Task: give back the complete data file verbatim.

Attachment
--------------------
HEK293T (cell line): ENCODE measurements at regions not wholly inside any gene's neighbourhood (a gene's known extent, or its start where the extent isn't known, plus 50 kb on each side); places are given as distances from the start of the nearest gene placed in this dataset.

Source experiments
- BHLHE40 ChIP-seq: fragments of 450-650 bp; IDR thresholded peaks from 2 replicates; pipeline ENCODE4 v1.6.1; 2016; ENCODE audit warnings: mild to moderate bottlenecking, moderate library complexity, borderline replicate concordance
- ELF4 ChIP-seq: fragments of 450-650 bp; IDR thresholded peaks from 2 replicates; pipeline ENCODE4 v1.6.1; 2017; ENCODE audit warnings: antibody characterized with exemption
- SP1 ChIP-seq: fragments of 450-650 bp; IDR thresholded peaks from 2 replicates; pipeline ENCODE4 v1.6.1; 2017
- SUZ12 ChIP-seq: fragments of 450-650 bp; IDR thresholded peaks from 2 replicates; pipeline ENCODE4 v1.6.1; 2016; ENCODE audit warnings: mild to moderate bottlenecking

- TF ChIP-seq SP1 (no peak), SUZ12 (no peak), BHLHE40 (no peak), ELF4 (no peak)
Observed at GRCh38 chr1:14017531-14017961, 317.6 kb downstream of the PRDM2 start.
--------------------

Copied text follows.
HEK293T (cell line): ENCODE measurements at regions not wholly inside any gene's neighbourhood (a gene's known extent, or its start where the extent isn't known, plus 50 kb on each side); places are given as distances from the start of the nearest gene placed in this dataset.

Source experiments
- BHLHE40 ChIP-seq: fragments of 450-650 bp; IDR thresholded peaks from 2 replicates; pipeline ENCODE4 v1.6.1; 2016; ENCODE audit warnings: mild to moderate bottlenecking, moderate library complexity, borderline replicate concordance
- ELF4 ChIP-seq: fragments of 450-650 bp; IDR thresholded peaks from 2 replicates; pipeline ENCODE4 v1.6.1; 2017; ENCODE audit warnings: antibody characterized with exemption
- SP1 ChIP-seq: fragments of 450-650 bp; IDR thresholded peaks from 2 replicates; pipeline ENCODE4 v1.6.1; 2017
- SUZ12 ChIP-seq: fragments of 450-650 bp; IDR thresholded peaks from 2 replicates; pipeline ENCODE4 v1.6.1; 2016; ENCODE audit warnings: mild to moderate bottlenecking

- TF ChIP-seq SP1 (no peak), SUZ12 (no peak), BHLHE40 (no peak), ELF4 (no peak)
Observed at GRCh38 chr1:14017531-14017961, 317.6 kb downstream of the PRDM2 start.